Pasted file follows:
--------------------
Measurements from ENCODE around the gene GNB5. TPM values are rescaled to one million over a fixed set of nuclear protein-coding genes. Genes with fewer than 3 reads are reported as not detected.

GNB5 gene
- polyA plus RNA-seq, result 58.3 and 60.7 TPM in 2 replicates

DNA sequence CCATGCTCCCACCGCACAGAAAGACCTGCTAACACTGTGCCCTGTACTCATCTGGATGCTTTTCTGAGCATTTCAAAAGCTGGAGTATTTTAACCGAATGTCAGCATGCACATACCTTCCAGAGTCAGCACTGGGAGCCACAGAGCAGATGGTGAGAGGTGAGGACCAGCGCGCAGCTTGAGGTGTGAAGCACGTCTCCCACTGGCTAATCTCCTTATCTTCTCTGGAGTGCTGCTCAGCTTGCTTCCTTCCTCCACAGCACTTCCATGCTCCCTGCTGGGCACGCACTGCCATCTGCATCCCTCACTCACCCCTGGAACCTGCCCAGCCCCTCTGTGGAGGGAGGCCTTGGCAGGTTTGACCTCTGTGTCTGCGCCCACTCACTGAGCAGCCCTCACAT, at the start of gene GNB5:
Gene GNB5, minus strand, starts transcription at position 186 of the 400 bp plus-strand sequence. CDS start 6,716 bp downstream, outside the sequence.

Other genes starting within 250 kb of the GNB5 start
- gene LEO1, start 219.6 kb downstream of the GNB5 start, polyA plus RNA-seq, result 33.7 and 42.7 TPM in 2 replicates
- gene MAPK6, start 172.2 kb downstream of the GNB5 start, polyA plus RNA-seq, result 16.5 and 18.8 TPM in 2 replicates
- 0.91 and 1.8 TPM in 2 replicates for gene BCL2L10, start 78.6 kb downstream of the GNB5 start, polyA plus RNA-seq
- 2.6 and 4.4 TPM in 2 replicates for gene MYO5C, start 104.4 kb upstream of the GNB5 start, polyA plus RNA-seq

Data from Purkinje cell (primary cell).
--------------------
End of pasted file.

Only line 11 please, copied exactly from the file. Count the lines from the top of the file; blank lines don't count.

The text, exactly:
Data from Purkinje cell (primary cell).